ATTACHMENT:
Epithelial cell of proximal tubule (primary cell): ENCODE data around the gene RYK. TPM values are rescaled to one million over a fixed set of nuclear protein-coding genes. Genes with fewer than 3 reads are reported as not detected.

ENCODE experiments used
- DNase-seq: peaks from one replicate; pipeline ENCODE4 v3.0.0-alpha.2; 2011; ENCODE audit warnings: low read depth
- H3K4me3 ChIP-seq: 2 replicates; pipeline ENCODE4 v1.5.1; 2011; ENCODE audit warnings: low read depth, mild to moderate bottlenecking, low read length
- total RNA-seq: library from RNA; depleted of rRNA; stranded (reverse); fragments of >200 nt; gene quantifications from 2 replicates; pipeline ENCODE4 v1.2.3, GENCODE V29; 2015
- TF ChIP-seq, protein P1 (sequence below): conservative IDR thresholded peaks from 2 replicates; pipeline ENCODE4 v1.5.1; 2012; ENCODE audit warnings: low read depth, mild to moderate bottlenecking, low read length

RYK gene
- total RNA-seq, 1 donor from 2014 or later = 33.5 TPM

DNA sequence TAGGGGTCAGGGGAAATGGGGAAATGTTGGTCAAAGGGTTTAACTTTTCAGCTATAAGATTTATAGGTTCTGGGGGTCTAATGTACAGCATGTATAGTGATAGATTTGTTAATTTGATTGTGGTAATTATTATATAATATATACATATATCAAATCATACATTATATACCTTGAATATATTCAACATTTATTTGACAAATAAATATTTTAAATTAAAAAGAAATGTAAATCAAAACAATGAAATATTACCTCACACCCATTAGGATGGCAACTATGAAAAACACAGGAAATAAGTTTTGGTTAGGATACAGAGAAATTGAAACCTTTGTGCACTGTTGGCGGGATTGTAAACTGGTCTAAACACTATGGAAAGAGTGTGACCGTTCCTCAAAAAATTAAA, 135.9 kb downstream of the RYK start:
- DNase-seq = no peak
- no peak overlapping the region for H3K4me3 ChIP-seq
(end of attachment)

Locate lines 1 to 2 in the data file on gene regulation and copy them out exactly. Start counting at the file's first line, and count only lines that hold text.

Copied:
Epithelial cell of proximal tubule (primary cell): ENCODE data around the gene RYK. TPM values are rescaled to one million over a fixed set of nuclear protein-coding genes. Genes with fewer than 3 reads are reported as not detected.

ENCODE experiments used